Diagnosis [Katrina]

Michelle was most definitely wrong in the head, I knew that. This wasn't unusual: that was the sort of person this hospital was designed to treat. But somehow I didn't think this was any illness. I think there really were voices in her head. The thing that was worrying me was that I didn't know how they had got in, or why. 

"Tell me about your dream," I said softly, trying not to disturb her too much. She'd obviously had a shock, poor thing--her face was white and her hands were shaking, and she was drenched in sweat. I put one arm around her shoulders. At first she shrank away, not used to contact.

"I don't know what to say," Michelle whispered. "I don't want them to hear me." She started to cry. I wiped away the tears as they fell.

"They won't hear you, Michelle. It's okay. You're safe here."

"I wish I could believe you!" She didn't sound nine. She sounded about fifteen. Was this what her troubled mind had done to her, stolen her youth from her? It was too cruel! "But I'm not. They're still here. They're getting louder and louder all the time."

"I can't hear them."

"I know," she told me. "Of course you can't. They're talking to me. But I can make you hear them, if you would let me."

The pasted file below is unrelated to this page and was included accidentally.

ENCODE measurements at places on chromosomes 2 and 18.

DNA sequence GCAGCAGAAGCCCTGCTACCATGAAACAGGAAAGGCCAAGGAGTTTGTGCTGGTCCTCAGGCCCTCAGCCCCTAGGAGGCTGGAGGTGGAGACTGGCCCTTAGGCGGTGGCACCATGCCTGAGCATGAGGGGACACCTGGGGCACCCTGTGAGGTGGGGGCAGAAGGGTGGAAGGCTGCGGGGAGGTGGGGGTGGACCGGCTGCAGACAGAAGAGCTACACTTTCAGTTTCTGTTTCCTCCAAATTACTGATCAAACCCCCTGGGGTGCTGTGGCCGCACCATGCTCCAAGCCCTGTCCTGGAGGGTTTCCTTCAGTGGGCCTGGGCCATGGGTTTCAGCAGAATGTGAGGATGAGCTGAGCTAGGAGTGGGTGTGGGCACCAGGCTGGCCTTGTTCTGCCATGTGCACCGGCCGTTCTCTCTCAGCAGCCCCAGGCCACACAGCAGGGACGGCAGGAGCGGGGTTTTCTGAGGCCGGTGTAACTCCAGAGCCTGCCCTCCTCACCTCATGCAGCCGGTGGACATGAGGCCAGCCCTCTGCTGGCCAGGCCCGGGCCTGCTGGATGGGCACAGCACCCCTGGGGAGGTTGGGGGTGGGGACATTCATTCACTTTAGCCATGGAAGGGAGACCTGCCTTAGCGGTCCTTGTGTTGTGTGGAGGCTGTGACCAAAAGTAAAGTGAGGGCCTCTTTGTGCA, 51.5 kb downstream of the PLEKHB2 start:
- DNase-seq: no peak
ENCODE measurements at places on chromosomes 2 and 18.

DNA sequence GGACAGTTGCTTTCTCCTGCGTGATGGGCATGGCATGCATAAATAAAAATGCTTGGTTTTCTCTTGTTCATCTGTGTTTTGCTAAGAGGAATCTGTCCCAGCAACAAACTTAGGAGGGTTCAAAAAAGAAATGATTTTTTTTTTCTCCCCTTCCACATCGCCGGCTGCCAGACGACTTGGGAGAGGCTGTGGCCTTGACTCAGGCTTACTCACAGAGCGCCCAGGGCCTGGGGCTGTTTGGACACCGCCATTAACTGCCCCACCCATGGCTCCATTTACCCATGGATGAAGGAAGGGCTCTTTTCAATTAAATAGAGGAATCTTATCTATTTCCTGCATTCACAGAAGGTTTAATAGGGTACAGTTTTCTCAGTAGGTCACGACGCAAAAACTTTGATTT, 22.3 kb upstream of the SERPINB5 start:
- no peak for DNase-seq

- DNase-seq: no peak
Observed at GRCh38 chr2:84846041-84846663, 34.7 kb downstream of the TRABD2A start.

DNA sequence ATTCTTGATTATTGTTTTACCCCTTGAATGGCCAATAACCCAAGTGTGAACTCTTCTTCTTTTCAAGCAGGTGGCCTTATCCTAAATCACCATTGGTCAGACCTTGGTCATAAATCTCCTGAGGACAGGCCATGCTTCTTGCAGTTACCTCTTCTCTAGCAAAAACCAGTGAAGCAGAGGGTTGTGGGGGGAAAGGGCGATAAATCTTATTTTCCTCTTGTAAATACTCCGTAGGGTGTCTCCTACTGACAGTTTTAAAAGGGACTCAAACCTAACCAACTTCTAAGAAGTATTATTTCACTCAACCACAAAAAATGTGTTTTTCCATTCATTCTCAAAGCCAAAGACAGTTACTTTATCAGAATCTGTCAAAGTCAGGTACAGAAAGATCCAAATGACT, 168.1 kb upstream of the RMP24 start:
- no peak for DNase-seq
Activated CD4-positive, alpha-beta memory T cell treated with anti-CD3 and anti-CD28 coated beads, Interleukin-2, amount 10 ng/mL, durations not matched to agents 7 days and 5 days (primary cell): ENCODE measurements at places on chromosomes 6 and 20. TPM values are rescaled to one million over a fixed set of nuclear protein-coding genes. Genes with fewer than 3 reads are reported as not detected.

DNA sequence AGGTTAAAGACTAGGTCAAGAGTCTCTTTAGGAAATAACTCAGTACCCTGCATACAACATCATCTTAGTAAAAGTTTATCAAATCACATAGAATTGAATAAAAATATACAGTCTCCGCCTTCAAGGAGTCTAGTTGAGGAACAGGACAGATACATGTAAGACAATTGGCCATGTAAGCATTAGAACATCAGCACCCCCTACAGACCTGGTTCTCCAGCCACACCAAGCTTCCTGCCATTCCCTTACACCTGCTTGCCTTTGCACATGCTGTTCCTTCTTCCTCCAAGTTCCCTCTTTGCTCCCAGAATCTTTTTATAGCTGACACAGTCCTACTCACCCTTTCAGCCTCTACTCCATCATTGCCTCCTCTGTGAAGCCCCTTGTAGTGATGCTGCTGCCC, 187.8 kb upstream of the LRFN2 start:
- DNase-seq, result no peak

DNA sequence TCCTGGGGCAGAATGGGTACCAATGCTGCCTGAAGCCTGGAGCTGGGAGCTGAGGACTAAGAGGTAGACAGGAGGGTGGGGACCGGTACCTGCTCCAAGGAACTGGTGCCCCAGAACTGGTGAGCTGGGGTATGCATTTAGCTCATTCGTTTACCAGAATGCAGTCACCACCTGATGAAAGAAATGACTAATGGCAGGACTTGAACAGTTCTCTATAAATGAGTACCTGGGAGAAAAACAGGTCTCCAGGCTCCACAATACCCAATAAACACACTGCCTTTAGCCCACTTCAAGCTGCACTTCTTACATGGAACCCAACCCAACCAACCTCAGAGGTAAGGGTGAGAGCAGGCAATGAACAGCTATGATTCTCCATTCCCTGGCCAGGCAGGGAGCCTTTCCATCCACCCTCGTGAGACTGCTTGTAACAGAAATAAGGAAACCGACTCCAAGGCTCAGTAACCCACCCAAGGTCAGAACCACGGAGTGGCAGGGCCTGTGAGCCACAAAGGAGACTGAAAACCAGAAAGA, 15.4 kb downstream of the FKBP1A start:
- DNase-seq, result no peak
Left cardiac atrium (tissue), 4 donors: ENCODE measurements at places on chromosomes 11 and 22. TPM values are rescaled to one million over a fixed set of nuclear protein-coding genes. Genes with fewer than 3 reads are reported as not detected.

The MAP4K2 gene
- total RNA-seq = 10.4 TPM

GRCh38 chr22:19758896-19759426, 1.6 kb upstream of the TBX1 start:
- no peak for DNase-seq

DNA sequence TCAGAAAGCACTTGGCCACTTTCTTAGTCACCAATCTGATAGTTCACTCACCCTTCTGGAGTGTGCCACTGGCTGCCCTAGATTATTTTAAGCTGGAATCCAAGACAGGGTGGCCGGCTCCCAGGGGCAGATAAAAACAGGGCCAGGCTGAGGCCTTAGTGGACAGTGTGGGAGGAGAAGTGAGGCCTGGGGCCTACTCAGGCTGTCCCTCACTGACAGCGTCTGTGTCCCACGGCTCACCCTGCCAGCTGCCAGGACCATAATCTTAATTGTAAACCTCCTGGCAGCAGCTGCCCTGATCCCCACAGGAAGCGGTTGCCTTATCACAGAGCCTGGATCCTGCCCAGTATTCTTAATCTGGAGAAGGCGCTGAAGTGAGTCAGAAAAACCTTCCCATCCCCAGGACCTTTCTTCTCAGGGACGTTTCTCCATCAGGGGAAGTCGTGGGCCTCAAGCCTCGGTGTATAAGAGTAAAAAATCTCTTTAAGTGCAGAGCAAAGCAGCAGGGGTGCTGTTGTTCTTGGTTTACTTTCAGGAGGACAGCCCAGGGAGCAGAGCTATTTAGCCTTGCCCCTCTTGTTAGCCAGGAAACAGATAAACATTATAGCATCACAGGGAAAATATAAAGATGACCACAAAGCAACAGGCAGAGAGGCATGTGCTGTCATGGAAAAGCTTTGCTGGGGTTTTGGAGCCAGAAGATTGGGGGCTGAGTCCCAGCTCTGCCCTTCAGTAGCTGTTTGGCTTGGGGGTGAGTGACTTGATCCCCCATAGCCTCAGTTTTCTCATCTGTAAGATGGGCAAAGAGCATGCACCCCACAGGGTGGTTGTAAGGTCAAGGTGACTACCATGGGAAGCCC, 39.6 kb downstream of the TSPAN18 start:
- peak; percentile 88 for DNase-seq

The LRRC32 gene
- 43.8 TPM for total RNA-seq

"You can do that?" She bit her lip and nodded. "All right, then. What do I have to do?"

"Just relax," Michelle told me. She put her small hands on my temples and thought for a moment, then pressed her middle finger--hard--into my head. I didn't make a sound.

And then I heard them. A gathering clamour, like the wind during a storm. They all spoke over each other, yet curiously I could make out some of the words. I tried to get away but they just got louder the further I got.

~Not right here! Get away!~ ~You'll never be normal, Michelle. We won't let you.~ ~The harder they try to get rid of us, the harder we'll cling on. There's no escape from us~ ~You're ours, Michelle, just face it. We'll never let you go~

I almost screamed. "Was that them?" I gasped. I knew I was white, and I was shaking like mad. "Is that what you have to hear them say, all the time?"

Looking serious, Michelle released the pressure on my head. Immediately the noise ceased and I was in control of my brain again. "Not always," she said. "They used to be nice. But now ..."

"Now, they're not?" She nodded to confirm. "This isn't good. Don't worry, Michelle. We'll sort you out, don't you worry about that. You won't have to put up with this for long."

Again, she said, "I wish I could believe you." But this time her eyes were dry.

The End

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